The theme of this year’s World Economic Forum (WEF) meeting in Davos was the Fourth Industrial Revolution. The subtitle should have been: Of Robots and Refugees. Although many of the panels focused on the technological marvels of the near future, others highlighted the world's inability to address one of humanity’s oldest problems: how to feed, house, and succor large populations driven by conflict from their homes and countries.

The First Industrial Revolution occurred with the invention of the steam engine and mechanical production; the second was defined by electrification and mass production; and the third was the digital revolution, which began in the 1960s with the invention of computers, semiconductors, and the Internet.

According to WEF Chairman Klaus Schwab, the Fourth Industrial Revolution is beginning now, “characterized by a much more ubiquitous and mobile Internet, by smaller and more powerful sensors that have become cheaper, and by artificial intelligence and machine learning.” It is ushering in a world in which virtual and physical systems are intertwined in manufacturing, services, and the human body itself.

The WEF’s programs featured panels on robotics, biotechnology, nanotechnology, and space travel. The Victoria and Albert Museum in London created an interactive exhibit called “This Time Tomorrow.” It featured six scenarios of possible futures, including a world in which full three-dimensional casts of human faces can be created from a single strand of DNA; buildings are covered with a skin capable of photosynthesis, taking in carbon dioxide and releasing oxygen; and death can be beaten by bringing back those who choose to be cryogenically preserved.

Other exhibits, however, focused on urgent current problems. It was possible to experience being a refugee through a virtual reality headset, – or through the actual experience of donning a headscarf and spending 75 minutes being treated like a refugee and facing heart-wrenching choices in a simulation created by the Crossroads Foundation. Many of the real refugees are living in a world that is barely through the Second Industrial Revolution. They cram into leaky rafts and place themselves at the mercy of the waves, and sleep on the floors of railroad stations.

Yet the majority of the million refugees flooding into Europe this past summer – primarily from Syria – had access to that “ubiquitous and mobile Internet” that is part of the Fourth Industrial Revolution. Many received real-time guidance via social media that they accessed on their smartphones.

Michel Bauwens, founder of the Peer-to-Peer Foundation, describes 2015 as the year in which millions of refugees “were organized by social media (specifically through secret Facebook groups) and in which scores of citizens organized themselves through peer-to-peer networks to assist them.” These “Facebook refugees,” as the press quickly dubbed them, used the platform not only to coordinate with smugglers, but also to help one another.

According to UNHCR official Alessandra Morelli, the tens of thousands of Syrian refugees arriving on the Greek island of Lesbos “know exactly where they have to go, who they have to talk to. They know what to buy.” Facebook posts showed them what kinds of tents to purchase, which routes to take, and what tactics to implement, such as slashing the rubber boats they arrived in to avoid being pushed back out to sea by Greek officials.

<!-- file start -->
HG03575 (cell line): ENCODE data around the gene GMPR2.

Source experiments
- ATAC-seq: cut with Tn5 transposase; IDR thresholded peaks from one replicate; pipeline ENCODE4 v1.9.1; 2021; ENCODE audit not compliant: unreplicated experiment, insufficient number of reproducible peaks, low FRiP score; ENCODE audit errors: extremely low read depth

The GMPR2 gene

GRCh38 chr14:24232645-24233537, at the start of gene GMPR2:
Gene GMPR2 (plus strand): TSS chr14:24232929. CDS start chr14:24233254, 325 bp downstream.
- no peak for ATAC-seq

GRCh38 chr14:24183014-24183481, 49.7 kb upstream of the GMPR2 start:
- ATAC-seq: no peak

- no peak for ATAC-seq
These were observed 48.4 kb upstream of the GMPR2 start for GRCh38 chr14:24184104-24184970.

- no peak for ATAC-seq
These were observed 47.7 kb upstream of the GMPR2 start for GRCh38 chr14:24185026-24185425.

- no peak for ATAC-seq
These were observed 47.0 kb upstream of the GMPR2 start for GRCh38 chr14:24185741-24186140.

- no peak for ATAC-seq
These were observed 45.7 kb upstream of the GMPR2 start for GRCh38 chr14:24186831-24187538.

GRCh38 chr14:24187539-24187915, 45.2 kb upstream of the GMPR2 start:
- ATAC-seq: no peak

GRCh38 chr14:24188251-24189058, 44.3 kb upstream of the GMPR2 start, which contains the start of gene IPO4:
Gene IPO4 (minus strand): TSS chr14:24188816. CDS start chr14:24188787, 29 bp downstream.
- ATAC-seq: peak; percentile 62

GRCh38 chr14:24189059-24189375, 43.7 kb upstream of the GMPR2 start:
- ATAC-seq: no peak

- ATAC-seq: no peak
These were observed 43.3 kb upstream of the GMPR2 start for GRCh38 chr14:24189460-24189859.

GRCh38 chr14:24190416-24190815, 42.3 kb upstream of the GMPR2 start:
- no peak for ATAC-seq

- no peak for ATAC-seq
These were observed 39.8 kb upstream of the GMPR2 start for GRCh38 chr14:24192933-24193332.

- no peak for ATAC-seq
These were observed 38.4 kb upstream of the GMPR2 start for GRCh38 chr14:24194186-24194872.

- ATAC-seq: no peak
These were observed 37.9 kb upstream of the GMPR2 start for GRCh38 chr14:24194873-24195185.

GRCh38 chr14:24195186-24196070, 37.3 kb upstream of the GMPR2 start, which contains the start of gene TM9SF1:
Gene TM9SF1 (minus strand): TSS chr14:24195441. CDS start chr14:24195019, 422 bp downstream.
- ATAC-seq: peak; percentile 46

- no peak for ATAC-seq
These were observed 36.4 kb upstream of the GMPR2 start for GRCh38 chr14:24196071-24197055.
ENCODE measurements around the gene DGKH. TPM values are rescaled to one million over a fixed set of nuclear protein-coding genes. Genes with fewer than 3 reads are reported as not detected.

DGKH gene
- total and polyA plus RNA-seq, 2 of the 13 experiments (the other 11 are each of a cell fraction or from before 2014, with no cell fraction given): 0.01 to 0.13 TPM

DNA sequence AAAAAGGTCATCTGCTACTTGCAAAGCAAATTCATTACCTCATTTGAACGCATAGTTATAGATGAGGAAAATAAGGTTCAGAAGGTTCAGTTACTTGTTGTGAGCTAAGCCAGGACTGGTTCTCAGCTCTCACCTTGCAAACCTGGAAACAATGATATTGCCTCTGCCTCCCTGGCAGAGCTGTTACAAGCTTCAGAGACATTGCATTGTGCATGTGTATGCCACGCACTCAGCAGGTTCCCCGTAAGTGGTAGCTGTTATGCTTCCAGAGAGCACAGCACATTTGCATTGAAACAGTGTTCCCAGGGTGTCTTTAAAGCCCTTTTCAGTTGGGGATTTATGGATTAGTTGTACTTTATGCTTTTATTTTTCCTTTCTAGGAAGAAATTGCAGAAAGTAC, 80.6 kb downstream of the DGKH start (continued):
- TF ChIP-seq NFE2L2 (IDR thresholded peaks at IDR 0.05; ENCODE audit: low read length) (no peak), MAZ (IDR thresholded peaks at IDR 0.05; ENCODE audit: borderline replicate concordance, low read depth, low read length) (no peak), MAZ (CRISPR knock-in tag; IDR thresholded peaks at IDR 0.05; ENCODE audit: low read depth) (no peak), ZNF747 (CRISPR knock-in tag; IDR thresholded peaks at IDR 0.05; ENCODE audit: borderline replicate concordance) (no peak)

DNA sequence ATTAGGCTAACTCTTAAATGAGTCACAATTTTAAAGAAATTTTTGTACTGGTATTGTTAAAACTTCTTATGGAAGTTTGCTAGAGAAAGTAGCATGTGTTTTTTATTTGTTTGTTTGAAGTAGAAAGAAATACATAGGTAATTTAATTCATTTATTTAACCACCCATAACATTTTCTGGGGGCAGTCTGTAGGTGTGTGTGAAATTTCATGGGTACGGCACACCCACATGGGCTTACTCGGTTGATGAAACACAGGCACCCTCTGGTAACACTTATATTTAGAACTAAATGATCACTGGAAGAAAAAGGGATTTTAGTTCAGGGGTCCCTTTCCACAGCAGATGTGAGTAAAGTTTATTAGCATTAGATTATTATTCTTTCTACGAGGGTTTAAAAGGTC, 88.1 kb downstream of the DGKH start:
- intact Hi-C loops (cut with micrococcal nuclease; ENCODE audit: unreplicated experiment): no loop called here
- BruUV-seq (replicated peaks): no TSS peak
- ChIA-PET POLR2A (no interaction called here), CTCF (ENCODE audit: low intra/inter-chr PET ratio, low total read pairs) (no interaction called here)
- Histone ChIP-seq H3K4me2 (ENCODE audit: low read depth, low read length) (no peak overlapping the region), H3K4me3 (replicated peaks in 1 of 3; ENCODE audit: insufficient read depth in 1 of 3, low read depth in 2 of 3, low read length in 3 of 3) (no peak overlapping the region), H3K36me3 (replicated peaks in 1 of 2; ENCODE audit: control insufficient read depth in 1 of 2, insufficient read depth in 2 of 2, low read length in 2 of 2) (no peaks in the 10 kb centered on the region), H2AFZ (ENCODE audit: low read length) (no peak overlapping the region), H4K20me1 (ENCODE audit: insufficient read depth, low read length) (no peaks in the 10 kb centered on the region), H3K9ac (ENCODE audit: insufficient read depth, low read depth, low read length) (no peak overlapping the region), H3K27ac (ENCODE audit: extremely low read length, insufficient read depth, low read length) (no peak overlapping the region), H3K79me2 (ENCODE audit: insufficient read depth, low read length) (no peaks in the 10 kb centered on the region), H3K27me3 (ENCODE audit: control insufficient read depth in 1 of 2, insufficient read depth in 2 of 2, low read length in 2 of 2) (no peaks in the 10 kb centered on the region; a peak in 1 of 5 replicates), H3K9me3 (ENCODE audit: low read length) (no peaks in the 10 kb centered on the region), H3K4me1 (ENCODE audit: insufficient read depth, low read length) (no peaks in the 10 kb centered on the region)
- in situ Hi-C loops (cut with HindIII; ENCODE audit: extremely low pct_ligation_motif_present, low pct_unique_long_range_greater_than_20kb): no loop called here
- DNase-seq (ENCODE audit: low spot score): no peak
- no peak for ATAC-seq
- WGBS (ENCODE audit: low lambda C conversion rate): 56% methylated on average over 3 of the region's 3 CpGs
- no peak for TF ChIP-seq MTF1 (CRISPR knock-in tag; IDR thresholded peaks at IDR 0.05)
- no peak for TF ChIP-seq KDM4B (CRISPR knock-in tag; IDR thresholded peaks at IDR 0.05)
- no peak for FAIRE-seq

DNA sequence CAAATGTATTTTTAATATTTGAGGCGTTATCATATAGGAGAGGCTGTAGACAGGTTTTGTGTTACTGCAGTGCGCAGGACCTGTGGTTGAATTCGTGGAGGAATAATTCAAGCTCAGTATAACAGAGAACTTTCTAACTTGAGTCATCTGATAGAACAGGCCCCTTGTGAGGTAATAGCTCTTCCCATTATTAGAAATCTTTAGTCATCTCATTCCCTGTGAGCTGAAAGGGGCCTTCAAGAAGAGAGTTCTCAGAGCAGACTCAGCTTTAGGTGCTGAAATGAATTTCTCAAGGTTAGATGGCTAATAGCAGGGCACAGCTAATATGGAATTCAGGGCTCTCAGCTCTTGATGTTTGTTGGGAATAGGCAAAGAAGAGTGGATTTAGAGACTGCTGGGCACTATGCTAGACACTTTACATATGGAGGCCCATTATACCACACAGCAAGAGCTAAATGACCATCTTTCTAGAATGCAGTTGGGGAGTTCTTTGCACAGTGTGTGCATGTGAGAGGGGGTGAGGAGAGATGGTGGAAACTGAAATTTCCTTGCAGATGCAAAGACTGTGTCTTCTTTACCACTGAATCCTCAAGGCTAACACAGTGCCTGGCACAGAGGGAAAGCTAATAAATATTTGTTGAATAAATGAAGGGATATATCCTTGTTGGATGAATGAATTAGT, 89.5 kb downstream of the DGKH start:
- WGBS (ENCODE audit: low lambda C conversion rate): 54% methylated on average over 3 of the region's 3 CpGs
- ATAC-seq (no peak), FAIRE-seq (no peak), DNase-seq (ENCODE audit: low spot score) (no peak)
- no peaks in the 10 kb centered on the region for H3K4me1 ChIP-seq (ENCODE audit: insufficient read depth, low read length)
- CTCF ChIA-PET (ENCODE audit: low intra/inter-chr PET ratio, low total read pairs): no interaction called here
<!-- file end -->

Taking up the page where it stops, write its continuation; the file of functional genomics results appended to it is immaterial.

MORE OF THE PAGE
The question remains, however, whether robots or gene sequencing or micro-sensors can help refugees integrate into European societies that are increasingly hostile to them, or else help them get back home. It is easy enough to imagine tagging and tracking them in various ways. After all, the Unique Identification Authority of India has enrolled nearly a billion Indians in its biometric identification program, which relies on scanning the irises of participants’ eyes.

Combine iris identification with new phones (already issued by Microsoft) that use it to authenticate their users, and any refugee using his or her smartphone to connect to social media to find out where to go would also be signaling his or her location to border authorities. As the EU struggles to strengthen its border security in order to preserve citizens’ freedom of movement across internal frontiers, tracking and finding refugees and economic migrants before they reach European soil will become a priority.

Yet, aside from the civil-liberties problems with this kind of tracking, no technology can successfully address the underlying problem: the conflicts from which millions of people are seeking refuge. Historically, we have been far more ingenious at developing new technologies to kill people than we have been at protecting them.

Early in the Syrian civil war, when President Bashar al-Assad’s government was claiming that the many pictures of atrocities that opposition members posted to social media were fake, it would have been possible to develop a United Nations platform with verification procedures to ensure the authenticity of photos and videos posted. But no technology can overcome some governments’ lack of political will to hold other governments to account.

Likewise, no technology can compel combatants to negotiate a peace. Even the atomic bomb, which did force Japan to surrender and ended World War II, depended on Harry Truman’s will to use it.

P.W. Singer and August Cole’s novel Ghost Fleet, set in a future war between the United States and China, is remarkable in that the authors describe all of the astonishing technologies that both sides use on the basis of publicly available information from actual US and Chinese military sources (micro-drones, robots, and holograms abound). But the outcome of the war is still determined by human will, courage, and determination, which are the same attributes needed to stop human suffering in any age.